Before diving into this program, I was intimidated by the very thought of having to create and present a scientific poster. Research has always been some distant, faraway concept for me, something I thought was only for the smartest and best scientists. However, this program has allowed me to see that though research can be frantic yet tedious, and you won't always get the results you want, and trying to socialize with people you just met on Zoom can make for some awkward silences, the experience is what you make of it. While I wasn't a biology expert or research extraordinaire going in (or coming out!), this program has given me the opportunity to explore my interests in neuroscience and biotechnology, subjects I have been interested in for a while but have never gotten the chance to really pursue. That made the seemingly endless Labsters, confusing biology topics, panicked article reading, stressful poster designing, and awkward Zoom silences worth it. Now, thoughts of research and poster sessions don't fill me with dread. And I got a pretty decent poster out of it, too!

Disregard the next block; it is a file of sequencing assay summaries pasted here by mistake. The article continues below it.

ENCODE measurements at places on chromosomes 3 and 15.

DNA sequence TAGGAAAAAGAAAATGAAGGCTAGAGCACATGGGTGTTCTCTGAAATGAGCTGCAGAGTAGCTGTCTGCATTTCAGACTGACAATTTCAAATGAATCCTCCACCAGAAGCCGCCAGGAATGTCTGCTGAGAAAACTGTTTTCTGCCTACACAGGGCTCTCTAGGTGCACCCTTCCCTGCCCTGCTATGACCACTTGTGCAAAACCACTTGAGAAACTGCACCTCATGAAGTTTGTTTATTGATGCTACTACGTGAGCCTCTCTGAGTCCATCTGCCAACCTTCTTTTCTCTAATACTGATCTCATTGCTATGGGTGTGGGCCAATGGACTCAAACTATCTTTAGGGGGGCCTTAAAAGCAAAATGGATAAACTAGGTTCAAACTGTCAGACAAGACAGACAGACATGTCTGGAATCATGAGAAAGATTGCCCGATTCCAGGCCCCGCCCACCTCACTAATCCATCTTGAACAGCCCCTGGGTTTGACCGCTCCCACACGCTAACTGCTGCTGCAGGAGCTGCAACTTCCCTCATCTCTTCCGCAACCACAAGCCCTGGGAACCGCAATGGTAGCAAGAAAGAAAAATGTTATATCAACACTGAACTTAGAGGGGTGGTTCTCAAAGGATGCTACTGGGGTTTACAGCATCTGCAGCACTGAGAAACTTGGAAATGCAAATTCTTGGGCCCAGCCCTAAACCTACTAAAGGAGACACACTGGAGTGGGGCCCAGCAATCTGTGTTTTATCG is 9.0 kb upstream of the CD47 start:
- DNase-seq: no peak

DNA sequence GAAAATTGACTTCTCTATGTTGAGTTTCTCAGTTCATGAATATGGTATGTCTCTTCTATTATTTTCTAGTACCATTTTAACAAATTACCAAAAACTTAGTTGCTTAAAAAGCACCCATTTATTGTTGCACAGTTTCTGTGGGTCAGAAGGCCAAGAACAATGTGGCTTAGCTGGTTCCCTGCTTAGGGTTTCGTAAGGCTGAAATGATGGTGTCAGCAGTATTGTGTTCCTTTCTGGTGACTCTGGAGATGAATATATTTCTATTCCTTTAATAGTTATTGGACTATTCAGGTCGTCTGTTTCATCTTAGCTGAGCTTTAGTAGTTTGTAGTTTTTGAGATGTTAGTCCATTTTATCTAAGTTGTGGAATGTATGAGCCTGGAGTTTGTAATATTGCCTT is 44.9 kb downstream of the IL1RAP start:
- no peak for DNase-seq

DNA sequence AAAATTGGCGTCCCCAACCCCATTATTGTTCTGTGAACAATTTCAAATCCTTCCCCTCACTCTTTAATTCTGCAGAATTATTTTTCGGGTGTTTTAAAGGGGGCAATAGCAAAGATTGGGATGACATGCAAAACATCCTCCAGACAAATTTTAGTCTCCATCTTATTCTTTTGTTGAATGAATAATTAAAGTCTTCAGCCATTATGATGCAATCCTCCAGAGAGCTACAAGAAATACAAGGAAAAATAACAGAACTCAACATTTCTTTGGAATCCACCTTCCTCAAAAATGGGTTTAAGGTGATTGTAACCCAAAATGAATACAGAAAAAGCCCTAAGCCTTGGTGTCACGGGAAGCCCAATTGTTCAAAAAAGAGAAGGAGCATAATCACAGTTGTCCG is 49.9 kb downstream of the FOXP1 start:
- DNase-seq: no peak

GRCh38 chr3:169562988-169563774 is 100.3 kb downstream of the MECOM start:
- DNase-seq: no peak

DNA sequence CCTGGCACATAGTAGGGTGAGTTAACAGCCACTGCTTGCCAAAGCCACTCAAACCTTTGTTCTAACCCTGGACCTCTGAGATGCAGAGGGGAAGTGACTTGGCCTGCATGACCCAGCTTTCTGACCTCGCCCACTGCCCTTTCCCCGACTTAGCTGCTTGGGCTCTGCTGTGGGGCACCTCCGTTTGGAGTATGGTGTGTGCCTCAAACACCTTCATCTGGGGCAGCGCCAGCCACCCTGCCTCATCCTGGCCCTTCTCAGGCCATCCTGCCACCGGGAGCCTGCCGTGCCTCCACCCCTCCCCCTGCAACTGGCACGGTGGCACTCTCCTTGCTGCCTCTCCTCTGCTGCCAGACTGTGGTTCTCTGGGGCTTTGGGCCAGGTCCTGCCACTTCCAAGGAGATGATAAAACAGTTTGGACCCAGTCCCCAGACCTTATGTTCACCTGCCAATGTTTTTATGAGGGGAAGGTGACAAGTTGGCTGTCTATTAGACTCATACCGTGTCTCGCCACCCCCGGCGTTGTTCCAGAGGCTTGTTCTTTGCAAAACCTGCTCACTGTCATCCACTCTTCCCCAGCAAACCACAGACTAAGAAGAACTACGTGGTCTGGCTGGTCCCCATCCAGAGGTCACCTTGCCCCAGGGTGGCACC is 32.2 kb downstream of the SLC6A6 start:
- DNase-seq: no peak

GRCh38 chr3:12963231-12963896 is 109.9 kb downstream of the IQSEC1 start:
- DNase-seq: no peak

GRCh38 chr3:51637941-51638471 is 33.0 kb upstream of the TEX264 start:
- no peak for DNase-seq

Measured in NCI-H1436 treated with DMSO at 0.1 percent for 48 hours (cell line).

Collecting Data on Animal Behavior
Maoz Bizan, Class of 2021
As coronavirus was getting more and more serious and businesses were shutting down, most of my animal-related work had to stop. The veterinary clinic and wildlife center I was volunteering at both closed for volunteers, so I was left without much to do. I wanted to continue my animal work as much as possible though, and in the process of doing some unrelated reading, I came across a study by the Royal Veterinary College (University of London) on behavioral changes in companion pets during COVID-19-associated restrictions. I emailed the professor in charge of the study, a small animal behavioral specialist, and he agreed to conduct an offshoot of it in the Boston area—where I would be responsible for collecting data from as many respondents as possible via an online survey. I posted to Facebook groups from across the greater Boston area, emailed several groups, talked to every pet owner I know, and called nearly every veterinary clinic and pet shop in the area to distribute the survey as much as possible.
In all, we collected more than 630 responses and are currently in the process of analyzing the data and writing a paper. The study was also conducted in Italy, Spain, and the United Kingdom, and the results do show behavioral changes in pets, especially in dogs. (You'll have to wait for the paper to come out to learn more!)